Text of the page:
The Calgary Flames have had a unique training camp experience as they prepare for the upcoming 2018-19 National Hockey League season. A nine-day trip to China for the team’s veterans resulted in essentially two training camps going on at one time.
But while the domestic training camp group has been rather heavy on players with professional tryout contracts, the lack of established NHLers for most of their games has given a trio of prospects a ton of ice time. Defender Juuso Valimaki and forwards Dillon Dube and Andrew Mangiapane have gotten an extended audition in the 2018 preseason, playing the most games possible during the first chunk of the exhibition calendar.
The Dynamic Defender: Juuso Valimaki
The Flames’ most recent first round selection (from the 2017 NHL Draft), Valimaki is poised to turn pro after three impressive seasons with the Western Hockey League’s Tri-City Americans. A lanky, rangy left shot defender, Valimaki was one of the top blueliners in the WHL last season and came to camp with his eyes on a big league job. While Valimaki hasn’t exactly blown the doors off in this camp – as fellow Flames defender TJ Brodie did in his first pro camp in 2010 – he’s played a ton of hockey since prospect camp began and been relied upon in key situations.
Valimaki suited up for both prospect camp games as well as the first five domestic preseason games, among the most games of any player. He scored two goals and two assists through five exhibition games. When you factor in his role as a minutes-eating defender, it’s likely that he played more preseason hockey than any other Flames player – a sign that the club is trying to get a handle on his game so they can fast-track his development.
The Tenacious Forward: Dillon Dube
Just three months older than Valimaki, Dube was one of the youngest players selected in the 2016 NHL Draft. Dube is graduating to the professional ranks after amassing a stellar resume during his four seasons as a high-end amateur – he went to the Memorial Cup as a 16-year-old rookie and helped lead Team Canada to a pair of medals at the World Junior Championships, including capturing gold as team captain last winter.
Another strong performance for Dillon Dube. Via coach Bill Peters: “Dube has been great. I watched a couple of games before we left and we’ve had him playing out of three different positions. He took some faceoffs and moved great when he did not have possession of the puck.”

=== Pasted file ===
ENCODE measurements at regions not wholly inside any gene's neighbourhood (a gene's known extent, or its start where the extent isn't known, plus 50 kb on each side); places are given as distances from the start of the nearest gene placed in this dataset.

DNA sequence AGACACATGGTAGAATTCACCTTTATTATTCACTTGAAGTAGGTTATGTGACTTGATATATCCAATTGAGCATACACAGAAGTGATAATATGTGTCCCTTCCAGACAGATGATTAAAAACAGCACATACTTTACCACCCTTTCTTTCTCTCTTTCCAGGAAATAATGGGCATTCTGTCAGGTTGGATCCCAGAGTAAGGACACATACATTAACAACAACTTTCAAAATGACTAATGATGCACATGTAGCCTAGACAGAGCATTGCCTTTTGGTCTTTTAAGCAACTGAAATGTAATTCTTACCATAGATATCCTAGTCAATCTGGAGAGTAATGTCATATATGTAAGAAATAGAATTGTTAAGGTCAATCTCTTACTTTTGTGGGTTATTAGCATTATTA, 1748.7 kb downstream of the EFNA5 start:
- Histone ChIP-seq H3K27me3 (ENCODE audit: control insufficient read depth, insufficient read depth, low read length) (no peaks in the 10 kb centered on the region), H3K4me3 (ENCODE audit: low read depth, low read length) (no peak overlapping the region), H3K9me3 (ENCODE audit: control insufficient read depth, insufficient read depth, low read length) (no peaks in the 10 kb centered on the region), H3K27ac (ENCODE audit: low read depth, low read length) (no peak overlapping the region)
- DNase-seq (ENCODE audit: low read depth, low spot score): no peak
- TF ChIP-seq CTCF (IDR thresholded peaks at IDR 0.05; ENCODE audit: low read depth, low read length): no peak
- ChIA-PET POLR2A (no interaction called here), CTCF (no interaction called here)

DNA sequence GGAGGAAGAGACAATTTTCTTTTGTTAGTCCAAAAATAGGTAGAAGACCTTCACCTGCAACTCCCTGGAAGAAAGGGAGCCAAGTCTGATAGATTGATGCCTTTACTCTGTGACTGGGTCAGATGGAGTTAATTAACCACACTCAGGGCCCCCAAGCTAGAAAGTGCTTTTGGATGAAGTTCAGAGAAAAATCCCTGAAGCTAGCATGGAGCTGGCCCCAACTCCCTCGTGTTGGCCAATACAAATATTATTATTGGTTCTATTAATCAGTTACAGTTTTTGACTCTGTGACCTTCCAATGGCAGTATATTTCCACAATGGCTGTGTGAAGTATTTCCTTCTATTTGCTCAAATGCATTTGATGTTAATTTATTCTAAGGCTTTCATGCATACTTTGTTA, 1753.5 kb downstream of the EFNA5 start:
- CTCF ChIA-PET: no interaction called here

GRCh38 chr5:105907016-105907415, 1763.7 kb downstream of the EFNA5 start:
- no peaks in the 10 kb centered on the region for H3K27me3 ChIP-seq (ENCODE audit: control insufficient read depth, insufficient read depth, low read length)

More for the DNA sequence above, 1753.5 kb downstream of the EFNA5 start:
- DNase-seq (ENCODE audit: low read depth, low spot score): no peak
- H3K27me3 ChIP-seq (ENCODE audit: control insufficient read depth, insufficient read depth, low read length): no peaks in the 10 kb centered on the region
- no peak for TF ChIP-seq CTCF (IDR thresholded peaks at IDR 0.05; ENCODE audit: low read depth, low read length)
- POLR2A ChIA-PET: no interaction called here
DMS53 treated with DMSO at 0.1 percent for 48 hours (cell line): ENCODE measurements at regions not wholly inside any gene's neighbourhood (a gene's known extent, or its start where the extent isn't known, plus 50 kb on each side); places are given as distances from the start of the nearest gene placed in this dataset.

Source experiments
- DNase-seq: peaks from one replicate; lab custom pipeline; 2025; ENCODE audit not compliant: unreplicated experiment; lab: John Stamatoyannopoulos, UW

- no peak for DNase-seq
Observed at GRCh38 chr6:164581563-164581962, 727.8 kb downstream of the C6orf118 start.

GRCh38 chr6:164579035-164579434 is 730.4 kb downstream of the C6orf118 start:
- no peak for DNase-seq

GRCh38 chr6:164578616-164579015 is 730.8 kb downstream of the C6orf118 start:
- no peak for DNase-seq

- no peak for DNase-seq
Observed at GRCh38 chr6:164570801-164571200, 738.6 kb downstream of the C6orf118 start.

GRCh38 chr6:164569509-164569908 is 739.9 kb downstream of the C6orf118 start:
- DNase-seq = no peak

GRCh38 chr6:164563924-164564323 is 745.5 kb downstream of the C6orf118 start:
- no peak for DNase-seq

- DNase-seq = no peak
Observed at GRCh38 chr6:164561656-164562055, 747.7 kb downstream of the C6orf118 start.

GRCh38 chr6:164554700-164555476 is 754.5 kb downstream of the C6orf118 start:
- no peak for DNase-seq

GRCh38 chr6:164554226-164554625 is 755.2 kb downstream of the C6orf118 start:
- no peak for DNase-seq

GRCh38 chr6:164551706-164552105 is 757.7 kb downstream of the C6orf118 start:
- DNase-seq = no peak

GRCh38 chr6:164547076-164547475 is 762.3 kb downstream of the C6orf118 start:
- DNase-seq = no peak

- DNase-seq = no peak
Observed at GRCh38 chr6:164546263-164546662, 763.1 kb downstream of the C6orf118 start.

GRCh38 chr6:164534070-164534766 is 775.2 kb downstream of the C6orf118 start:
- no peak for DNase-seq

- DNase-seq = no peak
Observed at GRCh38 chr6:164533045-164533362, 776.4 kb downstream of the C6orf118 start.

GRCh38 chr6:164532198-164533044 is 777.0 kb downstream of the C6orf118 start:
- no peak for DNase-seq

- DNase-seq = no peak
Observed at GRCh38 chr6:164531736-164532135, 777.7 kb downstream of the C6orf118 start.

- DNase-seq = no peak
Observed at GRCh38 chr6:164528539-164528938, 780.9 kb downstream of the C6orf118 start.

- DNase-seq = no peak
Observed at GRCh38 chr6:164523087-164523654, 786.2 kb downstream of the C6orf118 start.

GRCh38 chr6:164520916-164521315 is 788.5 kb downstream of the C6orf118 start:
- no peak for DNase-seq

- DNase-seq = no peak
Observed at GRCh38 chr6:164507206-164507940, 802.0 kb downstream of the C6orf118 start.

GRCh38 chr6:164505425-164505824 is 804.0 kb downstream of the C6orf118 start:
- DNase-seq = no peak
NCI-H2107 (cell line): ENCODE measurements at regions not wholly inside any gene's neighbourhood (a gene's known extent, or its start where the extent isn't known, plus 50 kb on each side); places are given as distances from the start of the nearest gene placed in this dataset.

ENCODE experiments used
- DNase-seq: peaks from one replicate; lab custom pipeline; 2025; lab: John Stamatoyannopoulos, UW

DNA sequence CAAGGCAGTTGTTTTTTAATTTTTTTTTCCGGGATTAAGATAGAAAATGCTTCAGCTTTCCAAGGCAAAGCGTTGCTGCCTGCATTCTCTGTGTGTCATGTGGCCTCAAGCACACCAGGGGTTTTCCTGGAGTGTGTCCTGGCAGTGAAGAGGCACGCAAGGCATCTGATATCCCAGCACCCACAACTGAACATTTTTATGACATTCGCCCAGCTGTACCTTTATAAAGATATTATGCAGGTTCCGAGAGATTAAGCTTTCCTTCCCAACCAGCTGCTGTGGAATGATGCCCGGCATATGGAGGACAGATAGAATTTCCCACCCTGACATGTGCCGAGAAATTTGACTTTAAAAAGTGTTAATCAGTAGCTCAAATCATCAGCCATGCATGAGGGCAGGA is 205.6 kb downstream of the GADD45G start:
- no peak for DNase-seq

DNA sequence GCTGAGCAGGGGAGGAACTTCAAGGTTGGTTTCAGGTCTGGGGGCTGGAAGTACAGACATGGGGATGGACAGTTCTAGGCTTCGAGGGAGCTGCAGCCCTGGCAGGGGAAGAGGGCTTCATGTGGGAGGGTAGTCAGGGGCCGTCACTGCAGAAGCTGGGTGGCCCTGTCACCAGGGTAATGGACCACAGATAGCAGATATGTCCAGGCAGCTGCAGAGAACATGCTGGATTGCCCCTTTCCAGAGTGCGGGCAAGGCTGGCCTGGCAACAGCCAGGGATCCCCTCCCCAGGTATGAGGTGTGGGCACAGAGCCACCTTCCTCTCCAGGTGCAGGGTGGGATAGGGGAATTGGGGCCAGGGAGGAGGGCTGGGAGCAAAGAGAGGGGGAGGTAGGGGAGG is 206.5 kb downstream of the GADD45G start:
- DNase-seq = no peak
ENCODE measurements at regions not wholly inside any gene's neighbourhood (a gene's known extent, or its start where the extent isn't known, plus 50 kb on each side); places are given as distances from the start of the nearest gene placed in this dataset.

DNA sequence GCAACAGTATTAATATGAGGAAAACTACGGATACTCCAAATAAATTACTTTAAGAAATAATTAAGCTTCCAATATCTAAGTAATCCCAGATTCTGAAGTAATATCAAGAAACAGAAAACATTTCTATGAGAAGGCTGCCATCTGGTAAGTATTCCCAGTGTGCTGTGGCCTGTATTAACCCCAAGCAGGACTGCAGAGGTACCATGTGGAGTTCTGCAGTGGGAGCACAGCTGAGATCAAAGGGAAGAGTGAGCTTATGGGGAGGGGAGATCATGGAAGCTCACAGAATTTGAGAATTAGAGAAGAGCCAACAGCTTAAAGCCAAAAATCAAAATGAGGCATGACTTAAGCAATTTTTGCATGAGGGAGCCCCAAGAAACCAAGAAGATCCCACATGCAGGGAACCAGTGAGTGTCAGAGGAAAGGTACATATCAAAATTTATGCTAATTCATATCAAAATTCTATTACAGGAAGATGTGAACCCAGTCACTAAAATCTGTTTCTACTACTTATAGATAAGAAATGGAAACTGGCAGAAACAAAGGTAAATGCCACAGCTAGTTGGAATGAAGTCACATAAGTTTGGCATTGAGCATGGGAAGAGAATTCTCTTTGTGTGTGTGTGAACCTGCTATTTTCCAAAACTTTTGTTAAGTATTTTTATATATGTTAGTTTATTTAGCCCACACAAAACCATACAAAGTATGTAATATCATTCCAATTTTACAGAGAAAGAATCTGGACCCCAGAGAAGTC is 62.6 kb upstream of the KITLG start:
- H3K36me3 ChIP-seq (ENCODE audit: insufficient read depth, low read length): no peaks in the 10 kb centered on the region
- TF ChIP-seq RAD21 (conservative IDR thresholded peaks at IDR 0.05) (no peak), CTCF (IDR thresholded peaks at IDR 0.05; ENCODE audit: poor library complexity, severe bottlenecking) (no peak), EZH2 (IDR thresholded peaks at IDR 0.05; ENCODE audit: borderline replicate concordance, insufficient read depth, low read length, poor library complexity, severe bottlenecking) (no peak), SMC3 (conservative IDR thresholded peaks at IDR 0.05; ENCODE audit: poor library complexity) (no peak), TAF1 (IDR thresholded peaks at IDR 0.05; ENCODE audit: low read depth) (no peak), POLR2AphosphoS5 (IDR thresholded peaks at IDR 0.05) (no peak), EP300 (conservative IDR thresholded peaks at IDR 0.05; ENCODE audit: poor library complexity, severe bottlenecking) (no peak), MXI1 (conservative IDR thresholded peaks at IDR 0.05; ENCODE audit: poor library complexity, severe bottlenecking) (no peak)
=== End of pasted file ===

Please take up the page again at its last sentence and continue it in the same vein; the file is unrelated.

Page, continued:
— Aaron Vickers (@AAVickers) September 25, 2018
While Valimaki is going pro with zero pro games on his resume, Dube has a limited seven game sample at the AHL level on late season tryouts. A tenacious fore-checker and excellent skater, he’s been used primarily as a center in his two prospect camp appearances and five preseason games. One of the Flames’ top offensive producers in the exhibition games – he had a hat trick in their first home game – Dube’s camp has pushed him to the forefront of conversations about the team’s prospects.
Depending on what happens in the remainder of training camp, they may be tempted to make some room on the roster for him as a bottom six energy forward. His performances have certainly merited some NHL regular season duty.
The Savvy Sniper: Andrew Mangiapane
Of the three heavily-used prospects, Mangiapane is the player the Flames have seen the largest body of work from as a pro. A sixth round selection in the 2015 NHL Draft (in his second year of draft eligibility), Mangiapane is a slightly undersized winger who scored at will in the Ontario Hockey League. He’s continued that offensive production through two seasons in the AHL.
Mangiapane played one prospect game and the first five domestic preseason games. While his offensive output was a bit less than Valimaki or Dube’s, the Flames arguably have a better idea of how his game will translate to the NHL level than with the other two. The question with Mangiapane is whether there will be a spot open with a role that will suit his skill-set – he doesn’t play a gritty game so he would likely need to be a middle six winger.
Looking Ahead to Opening Night
Following his fifth preseason game – an overtime loss against the Winnipeg Jets – Dube reflected on the sheer amount of hockey he had played since the beginning of prospect camp. While he did admit to a little bit of fatigue, he remained committed to continue to make decisions tough for Flames management.
“At some points you feel it a little bit,” said Dube. “But if I want to stay in this league I have to be ready to go every single night. Basically if I crack the opening night [lineup] it’s going to be a tryout basically the whole year anyway. I know that, so I’ve got to be running on adrenaline the whole time so I’m just getting used to it now.”
Flames head coach Bill Peters had praise for Dube and Valimaki following the loss to Winnipeg, adding that the window for them to work their way into the NHL roster was quickly winding down.
“That’s the beautiful thing, they’re in there grinding away right now trying to get it all figured out,” said Peters. “I know the game in Edmonton [on Saturday afternoon], our final preseason game, we want to dress our NHL lineup. We wanna make sure we’re getting ready and doing the right things… You’re down to two games, right? It’s going quick now.”